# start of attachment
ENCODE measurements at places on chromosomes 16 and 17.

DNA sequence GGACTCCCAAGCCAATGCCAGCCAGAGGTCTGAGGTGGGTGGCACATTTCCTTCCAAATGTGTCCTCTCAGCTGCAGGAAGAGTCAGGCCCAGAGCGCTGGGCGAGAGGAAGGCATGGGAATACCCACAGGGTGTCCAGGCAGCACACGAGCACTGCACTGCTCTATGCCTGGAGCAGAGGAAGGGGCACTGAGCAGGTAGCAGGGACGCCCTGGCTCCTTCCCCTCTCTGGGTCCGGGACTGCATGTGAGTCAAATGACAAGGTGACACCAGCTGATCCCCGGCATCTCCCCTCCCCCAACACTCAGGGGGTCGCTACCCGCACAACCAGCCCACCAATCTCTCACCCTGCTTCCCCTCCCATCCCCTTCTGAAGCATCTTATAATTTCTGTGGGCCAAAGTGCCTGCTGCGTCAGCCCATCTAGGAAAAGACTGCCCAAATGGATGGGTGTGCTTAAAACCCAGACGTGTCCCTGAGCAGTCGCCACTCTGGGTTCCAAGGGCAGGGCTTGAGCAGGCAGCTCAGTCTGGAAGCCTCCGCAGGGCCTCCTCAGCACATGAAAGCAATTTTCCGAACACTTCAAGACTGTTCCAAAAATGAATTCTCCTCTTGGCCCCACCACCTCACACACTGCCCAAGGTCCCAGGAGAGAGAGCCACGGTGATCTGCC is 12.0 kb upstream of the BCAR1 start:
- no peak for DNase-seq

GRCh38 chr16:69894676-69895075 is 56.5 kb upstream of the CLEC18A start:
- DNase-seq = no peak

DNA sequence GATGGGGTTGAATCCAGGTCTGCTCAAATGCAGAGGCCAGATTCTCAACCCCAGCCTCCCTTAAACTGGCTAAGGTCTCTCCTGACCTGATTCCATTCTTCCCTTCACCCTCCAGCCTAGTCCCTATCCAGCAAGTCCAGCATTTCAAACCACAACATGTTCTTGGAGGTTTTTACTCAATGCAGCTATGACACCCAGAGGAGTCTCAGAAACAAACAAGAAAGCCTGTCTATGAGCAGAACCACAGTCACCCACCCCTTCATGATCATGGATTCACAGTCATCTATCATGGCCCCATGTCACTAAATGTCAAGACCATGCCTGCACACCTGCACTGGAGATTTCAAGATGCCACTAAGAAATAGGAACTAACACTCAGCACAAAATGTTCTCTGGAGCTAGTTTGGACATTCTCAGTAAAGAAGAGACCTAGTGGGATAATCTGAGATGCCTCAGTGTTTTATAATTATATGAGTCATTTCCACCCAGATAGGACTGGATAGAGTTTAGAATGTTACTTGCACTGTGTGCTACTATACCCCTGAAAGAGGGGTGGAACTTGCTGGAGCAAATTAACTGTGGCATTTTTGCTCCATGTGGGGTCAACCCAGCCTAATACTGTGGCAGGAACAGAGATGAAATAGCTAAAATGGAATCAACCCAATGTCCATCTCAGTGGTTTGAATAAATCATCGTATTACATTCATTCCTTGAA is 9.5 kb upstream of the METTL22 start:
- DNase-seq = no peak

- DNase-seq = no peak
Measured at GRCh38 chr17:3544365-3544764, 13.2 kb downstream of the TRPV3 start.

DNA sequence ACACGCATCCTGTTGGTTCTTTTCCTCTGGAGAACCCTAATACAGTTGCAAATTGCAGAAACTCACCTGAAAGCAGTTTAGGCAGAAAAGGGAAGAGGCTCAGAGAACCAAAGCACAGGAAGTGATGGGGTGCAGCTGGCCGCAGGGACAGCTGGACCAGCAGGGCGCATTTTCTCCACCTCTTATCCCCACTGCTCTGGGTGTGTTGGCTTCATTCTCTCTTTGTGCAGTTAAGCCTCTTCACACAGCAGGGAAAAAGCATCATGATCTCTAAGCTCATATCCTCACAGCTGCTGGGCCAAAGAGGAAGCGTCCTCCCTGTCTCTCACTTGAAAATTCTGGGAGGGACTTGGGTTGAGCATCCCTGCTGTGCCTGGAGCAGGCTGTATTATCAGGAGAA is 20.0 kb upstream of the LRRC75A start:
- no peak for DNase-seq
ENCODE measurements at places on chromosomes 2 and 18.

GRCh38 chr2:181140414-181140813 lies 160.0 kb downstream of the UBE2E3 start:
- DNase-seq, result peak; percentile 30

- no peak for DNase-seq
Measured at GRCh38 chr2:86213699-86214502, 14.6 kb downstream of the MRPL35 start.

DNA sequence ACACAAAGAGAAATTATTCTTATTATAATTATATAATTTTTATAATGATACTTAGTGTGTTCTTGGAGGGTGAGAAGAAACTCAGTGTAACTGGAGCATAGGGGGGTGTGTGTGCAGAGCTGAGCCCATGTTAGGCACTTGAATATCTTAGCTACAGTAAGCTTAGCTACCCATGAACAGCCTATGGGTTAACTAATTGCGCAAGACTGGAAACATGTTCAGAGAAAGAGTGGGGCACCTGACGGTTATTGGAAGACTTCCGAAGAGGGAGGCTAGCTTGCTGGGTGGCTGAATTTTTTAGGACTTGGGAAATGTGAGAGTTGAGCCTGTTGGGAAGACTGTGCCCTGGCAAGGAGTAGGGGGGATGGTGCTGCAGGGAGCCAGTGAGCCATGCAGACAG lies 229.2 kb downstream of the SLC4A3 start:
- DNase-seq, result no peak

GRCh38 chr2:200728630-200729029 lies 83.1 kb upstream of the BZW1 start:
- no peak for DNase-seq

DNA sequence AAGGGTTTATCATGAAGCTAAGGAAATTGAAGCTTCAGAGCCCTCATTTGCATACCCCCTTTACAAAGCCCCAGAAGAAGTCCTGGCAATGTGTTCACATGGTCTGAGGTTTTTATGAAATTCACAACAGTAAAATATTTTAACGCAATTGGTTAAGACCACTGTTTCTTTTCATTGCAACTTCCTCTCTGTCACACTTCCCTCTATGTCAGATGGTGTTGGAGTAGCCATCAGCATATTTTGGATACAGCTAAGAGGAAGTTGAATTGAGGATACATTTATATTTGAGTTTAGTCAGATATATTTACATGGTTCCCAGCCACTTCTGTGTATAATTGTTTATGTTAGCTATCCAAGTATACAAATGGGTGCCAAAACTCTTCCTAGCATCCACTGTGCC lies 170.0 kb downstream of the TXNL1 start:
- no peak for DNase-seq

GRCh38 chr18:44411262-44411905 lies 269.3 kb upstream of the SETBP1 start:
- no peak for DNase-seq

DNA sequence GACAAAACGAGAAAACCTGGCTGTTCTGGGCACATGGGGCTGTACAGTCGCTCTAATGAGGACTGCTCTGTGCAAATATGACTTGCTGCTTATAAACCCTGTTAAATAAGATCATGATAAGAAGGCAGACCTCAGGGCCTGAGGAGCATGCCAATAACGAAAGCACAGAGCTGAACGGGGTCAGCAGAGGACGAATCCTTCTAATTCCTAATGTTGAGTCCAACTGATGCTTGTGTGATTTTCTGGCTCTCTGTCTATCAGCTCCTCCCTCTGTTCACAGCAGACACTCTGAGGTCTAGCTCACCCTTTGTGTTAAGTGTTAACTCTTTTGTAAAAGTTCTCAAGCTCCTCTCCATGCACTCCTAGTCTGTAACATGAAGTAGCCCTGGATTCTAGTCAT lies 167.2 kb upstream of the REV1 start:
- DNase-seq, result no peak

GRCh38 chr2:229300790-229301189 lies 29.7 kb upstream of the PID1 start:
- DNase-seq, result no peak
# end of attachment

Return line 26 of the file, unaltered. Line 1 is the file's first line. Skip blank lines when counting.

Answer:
- DNase-seq, result no peak